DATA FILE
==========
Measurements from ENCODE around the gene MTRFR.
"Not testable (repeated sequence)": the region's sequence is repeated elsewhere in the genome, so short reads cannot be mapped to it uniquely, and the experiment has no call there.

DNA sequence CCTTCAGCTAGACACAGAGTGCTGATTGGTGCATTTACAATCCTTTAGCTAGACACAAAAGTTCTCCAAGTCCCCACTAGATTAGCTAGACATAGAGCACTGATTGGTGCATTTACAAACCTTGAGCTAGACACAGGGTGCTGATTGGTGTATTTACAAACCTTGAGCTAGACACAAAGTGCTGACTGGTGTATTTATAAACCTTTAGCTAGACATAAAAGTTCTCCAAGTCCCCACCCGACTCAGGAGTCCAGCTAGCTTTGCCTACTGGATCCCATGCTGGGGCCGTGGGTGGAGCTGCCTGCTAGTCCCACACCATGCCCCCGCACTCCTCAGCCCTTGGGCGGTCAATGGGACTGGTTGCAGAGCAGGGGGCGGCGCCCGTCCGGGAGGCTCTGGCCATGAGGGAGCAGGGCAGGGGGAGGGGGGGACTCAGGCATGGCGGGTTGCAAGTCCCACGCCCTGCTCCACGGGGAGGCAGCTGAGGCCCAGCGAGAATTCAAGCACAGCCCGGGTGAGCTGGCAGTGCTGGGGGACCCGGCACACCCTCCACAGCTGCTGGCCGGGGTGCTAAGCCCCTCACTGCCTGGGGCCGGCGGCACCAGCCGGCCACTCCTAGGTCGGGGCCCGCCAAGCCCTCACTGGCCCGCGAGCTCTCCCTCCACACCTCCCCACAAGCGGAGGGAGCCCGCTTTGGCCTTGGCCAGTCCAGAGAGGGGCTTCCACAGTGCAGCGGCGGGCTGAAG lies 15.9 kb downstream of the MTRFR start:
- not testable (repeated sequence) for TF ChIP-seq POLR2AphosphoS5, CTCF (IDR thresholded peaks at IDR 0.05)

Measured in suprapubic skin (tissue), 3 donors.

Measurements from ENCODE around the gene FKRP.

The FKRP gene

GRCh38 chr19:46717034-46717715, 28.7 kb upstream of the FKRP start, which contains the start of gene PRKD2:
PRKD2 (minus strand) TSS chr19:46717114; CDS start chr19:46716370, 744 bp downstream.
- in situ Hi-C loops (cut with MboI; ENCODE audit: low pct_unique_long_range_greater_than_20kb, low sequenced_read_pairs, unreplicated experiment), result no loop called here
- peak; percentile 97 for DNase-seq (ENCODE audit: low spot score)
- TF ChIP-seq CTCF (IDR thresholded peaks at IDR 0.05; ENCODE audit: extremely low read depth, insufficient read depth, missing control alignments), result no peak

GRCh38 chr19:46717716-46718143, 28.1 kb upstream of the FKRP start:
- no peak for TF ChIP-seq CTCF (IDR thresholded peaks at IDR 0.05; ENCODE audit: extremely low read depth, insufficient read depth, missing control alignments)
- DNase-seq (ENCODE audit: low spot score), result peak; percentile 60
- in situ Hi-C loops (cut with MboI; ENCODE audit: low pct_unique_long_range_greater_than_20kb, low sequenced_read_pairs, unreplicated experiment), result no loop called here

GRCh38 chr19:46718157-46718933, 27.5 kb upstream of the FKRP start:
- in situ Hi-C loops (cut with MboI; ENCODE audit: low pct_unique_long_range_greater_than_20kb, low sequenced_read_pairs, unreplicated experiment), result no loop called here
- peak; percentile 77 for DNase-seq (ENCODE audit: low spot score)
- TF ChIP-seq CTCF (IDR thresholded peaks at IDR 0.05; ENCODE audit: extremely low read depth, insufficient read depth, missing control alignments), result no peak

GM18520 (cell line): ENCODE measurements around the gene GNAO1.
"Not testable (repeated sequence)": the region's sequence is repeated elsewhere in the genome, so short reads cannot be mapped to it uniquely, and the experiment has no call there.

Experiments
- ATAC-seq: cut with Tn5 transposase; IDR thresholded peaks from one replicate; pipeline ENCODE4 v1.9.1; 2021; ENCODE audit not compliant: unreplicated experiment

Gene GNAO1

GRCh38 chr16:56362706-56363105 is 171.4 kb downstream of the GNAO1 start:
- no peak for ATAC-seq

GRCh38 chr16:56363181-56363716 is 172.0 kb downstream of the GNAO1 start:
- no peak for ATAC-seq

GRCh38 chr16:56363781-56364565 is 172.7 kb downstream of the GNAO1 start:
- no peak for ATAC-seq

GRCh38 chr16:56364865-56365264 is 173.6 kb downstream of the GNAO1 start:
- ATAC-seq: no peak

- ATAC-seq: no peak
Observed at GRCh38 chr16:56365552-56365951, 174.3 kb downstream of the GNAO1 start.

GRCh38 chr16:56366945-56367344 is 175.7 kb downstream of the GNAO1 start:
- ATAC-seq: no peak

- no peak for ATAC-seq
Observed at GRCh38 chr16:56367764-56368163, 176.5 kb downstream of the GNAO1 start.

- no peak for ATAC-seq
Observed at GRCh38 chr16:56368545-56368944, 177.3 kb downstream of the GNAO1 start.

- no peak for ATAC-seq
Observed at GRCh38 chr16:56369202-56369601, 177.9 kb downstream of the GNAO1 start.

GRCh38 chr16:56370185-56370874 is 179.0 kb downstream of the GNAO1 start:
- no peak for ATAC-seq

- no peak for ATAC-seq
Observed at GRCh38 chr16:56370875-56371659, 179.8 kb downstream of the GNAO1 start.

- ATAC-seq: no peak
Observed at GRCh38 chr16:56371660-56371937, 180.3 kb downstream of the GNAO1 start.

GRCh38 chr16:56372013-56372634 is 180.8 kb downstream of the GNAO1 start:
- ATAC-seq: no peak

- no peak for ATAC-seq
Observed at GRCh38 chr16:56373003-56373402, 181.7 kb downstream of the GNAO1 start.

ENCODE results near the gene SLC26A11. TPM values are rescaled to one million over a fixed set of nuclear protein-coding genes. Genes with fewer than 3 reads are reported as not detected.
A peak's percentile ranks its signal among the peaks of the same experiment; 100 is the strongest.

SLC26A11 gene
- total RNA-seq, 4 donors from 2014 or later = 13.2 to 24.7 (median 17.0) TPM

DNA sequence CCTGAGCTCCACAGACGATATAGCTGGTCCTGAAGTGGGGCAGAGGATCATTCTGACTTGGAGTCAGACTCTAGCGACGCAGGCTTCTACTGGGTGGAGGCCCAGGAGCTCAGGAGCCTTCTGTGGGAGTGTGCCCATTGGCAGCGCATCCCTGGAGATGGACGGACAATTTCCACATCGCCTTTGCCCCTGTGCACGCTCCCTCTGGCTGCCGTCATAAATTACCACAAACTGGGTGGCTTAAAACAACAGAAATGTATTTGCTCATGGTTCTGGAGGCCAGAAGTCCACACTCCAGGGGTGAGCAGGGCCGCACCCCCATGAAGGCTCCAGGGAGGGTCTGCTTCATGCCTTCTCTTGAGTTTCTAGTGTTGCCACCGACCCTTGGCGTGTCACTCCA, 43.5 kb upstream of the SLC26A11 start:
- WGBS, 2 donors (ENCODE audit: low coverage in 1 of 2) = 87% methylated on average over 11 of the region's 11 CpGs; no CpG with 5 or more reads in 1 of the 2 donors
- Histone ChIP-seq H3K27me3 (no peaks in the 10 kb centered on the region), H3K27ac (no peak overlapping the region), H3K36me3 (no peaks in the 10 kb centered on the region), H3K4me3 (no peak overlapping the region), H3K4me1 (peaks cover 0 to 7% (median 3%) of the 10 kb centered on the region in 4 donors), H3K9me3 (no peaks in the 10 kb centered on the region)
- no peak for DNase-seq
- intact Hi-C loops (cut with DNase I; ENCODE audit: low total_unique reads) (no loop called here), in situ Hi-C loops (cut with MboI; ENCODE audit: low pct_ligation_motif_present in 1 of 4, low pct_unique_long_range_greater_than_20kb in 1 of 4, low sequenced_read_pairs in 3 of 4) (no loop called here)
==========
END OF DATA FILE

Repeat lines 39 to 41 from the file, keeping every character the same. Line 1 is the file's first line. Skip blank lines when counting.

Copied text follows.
Observed at GRCh38 chr16:56367764-56368163, 176.5 kb downstream of the GNAO1 start.

- no peak for ATAC-seq
Observed at GRCh38 chr16:56368545-56368944, 177.3 kb downstream of the GNAO1 start.